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Software: Opinions

Opinions
  • Consumers love Samsung, but don't trust Apple or Facebook

    Judging by its huge sales numbers and unrivaled consumer interest in its products, you'd think that no company in the tech arena was more beloved than Apple. Think again. It turns out Samsung is the "most reputable" tech company in the world, at least according to a recent survey of more than 5,000 consumers.

  • Turning off Connect makes Apple Music better

    Connect is the part of Apple Music where you'll supposedly enjoy a close, personal relationship with the artists and bands you care about. But just artists, not your friends - unlike Spotify and Rdio, you can't build a list of your friends, see what they're listening to and enjoying, subscribe to each other's handmade playlists, or collaborate on a shared playlist, say, for an upcoming road trip or party.

  • Finding your way around Apple's iOS 9

    Ever since the move away from skeuomorphics in version 7, iOS has been in a state of flux -- one that many iPhone and iPad users and reviewers noted came at the expense of stability. With iOS 9 due out in public beta next month and to the general public this Spring, Apple continues refining the appearance and behavior of the software that powers the iPhone, iPod touch and iPad. And just as it's doing with OS X 10.11 El Capitan, Apple is adding a variety of under-the-hood improvements and new tricks that focus on proactivity, UI refinements, and best of all, stability and performance.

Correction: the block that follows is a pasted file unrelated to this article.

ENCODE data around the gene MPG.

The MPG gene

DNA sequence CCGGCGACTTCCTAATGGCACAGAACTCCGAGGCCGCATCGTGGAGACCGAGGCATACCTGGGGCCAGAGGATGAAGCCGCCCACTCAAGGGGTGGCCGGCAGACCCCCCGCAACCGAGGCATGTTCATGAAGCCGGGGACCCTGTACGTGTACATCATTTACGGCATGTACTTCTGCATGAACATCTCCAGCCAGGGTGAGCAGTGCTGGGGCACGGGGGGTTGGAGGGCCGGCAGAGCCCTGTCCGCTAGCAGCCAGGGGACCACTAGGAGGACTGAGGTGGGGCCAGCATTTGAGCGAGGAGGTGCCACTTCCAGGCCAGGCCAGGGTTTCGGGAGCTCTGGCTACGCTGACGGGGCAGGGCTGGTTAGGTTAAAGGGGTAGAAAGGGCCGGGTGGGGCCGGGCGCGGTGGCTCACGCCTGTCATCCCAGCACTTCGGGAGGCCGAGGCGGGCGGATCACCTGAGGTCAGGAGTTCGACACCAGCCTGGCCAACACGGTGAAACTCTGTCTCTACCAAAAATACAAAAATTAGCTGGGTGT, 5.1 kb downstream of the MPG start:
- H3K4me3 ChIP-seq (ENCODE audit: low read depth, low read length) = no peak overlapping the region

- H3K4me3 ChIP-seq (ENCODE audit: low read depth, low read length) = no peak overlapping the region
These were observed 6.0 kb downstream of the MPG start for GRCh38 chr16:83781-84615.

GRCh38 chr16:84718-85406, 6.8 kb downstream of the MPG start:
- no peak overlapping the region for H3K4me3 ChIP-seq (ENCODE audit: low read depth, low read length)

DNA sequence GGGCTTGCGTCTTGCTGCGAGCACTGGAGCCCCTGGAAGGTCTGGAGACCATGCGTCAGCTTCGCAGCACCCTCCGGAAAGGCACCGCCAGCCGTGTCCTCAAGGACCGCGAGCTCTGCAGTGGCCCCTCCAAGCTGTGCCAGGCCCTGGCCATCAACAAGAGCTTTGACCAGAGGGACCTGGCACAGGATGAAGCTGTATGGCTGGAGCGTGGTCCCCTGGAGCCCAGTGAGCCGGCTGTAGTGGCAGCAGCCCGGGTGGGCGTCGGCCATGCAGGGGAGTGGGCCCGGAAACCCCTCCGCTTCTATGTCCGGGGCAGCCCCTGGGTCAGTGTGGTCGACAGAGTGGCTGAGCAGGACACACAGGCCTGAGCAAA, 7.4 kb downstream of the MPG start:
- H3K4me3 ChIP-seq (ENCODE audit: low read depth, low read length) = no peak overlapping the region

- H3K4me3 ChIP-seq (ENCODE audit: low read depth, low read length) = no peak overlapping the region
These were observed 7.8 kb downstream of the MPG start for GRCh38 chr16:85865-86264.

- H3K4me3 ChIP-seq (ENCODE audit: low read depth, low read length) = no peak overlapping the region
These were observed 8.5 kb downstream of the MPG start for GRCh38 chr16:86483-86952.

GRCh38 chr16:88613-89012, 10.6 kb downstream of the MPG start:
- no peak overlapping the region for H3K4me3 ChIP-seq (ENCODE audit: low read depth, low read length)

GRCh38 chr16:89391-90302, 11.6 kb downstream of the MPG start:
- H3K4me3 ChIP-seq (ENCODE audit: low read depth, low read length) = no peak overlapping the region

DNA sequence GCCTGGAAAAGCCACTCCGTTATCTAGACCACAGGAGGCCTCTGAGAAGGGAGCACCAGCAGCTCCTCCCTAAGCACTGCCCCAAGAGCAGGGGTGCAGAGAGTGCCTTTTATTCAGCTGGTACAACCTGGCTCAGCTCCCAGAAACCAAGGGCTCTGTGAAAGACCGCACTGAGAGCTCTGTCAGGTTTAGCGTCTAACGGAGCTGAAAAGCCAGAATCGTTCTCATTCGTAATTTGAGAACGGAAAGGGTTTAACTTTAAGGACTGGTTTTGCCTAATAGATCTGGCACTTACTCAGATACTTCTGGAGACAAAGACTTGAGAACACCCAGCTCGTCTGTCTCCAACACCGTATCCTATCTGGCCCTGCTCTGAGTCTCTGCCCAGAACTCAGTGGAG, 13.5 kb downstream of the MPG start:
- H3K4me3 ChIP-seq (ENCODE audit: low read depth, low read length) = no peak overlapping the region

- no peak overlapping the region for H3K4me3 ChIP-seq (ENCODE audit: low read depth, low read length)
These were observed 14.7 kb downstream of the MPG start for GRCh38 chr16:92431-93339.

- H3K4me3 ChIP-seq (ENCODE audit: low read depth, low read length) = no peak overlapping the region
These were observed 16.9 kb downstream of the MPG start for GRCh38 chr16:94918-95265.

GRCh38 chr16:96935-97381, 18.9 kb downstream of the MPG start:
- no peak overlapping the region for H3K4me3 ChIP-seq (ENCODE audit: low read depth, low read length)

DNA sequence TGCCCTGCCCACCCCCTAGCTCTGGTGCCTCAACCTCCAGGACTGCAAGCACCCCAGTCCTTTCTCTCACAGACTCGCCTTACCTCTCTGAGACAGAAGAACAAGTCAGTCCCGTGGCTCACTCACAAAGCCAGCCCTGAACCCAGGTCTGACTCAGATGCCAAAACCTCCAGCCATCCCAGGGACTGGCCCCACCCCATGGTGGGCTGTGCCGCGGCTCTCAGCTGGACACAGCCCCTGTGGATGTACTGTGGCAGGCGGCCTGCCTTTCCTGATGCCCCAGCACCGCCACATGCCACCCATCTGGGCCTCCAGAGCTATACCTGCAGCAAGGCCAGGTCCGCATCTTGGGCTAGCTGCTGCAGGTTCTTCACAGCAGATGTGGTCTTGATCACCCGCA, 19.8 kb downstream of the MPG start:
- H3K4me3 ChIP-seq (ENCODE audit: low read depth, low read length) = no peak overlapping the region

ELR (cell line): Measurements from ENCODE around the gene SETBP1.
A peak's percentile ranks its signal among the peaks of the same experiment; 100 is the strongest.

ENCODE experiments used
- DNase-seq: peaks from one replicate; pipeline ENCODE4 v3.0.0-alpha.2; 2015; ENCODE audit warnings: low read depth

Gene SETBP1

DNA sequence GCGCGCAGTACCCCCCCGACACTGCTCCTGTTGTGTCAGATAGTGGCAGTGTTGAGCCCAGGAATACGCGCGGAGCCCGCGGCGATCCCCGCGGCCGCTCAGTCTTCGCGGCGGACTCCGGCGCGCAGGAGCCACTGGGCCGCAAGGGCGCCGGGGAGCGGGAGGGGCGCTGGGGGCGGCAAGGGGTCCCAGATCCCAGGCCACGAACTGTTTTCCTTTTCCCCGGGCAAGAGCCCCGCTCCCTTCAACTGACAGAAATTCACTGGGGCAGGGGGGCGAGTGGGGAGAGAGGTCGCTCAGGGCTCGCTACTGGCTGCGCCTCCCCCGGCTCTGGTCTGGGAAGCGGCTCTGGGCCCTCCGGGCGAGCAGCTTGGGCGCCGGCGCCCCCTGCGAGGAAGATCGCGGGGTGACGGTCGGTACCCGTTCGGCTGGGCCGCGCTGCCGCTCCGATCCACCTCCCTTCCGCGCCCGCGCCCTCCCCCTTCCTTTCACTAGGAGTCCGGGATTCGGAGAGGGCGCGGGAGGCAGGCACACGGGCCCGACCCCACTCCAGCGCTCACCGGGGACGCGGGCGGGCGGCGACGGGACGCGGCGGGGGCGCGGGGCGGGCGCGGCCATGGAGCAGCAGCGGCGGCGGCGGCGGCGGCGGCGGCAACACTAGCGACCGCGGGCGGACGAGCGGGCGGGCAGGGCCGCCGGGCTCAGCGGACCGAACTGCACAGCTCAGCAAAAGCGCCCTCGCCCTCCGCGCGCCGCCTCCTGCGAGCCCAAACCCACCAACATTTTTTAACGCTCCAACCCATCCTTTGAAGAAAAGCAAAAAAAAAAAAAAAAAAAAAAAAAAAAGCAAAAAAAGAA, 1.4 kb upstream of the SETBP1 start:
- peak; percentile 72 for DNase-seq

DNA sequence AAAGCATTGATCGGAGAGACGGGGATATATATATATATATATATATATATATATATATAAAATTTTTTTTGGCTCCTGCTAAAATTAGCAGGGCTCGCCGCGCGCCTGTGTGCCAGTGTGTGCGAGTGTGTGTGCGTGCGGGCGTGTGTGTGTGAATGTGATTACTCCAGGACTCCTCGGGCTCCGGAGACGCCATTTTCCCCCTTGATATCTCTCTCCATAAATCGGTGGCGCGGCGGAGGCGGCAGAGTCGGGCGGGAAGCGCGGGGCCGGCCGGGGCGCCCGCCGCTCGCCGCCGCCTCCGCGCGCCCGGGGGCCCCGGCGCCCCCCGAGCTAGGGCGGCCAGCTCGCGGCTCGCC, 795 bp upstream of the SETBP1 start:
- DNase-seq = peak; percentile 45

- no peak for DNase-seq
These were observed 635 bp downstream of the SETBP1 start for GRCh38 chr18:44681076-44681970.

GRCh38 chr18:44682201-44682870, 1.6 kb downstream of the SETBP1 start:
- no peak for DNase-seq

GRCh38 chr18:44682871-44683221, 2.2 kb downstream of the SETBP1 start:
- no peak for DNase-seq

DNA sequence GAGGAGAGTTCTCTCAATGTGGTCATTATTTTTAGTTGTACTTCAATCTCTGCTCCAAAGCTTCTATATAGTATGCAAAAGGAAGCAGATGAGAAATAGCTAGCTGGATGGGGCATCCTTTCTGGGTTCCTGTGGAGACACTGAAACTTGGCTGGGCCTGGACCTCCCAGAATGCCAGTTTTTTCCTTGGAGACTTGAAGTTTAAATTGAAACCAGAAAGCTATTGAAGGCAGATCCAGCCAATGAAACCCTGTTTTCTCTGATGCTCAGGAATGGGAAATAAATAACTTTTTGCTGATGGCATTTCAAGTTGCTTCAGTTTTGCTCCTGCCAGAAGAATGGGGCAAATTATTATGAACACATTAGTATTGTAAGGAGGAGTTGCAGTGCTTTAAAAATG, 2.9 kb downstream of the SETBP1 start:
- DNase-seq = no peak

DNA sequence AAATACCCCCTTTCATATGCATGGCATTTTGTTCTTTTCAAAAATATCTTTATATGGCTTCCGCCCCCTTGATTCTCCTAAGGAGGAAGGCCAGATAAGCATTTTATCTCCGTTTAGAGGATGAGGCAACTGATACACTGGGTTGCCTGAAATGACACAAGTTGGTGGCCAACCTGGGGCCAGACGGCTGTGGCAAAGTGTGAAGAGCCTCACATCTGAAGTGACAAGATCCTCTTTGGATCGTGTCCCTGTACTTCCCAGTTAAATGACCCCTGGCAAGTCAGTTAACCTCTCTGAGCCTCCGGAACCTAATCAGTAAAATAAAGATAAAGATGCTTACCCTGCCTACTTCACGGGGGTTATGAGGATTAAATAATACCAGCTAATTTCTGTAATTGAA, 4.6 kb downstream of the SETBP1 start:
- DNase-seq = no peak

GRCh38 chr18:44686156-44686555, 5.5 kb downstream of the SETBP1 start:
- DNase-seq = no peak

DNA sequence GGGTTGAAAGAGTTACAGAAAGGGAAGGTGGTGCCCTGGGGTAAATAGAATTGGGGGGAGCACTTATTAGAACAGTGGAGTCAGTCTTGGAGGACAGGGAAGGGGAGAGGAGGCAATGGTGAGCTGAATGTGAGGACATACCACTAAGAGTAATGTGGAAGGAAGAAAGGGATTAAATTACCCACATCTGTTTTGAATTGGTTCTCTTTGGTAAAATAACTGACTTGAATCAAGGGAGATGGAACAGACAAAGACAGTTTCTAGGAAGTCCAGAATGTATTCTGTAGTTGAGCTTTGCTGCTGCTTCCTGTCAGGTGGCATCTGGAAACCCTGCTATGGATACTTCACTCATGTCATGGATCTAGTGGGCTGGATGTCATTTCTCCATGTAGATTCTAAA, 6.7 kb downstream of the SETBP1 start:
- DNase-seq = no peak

• Tim Cook's Apple is the Apple we need

    Since Tim Cook took the reins in Cupertino, almost four years ago, a gradual but inexorable change has taken place. And, speaking as a longtime follower of the company, there was to me no greater indication of that than this past week's kerfuffle over artist royalty payments, and the eventual policy reversal from the company. Let us count the ways in which this whole to-do reflects the changing face of the company.

  • yARN: How the Apple Watch is preparing us for an iPhone without a home button